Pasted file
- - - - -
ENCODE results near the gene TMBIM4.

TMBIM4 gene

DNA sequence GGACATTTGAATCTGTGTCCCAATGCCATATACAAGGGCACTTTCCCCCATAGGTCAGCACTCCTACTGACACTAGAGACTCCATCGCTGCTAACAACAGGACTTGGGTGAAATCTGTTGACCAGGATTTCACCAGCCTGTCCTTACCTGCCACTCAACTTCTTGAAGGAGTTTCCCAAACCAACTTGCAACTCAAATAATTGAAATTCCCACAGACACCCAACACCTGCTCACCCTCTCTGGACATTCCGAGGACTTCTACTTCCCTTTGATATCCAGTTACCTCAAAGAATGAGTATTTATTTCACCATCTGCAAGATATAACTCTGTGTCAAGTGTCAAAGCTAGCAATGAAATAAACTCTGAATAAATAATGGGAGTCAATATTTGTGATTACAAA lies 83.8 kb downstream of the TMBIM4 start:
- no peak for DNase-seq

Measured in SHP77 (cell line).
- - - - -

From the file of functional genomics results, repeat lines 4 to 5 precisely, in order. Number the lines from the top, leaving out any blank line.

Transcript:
- no peak for DNase-seq

Measured in SHP77 (cell line).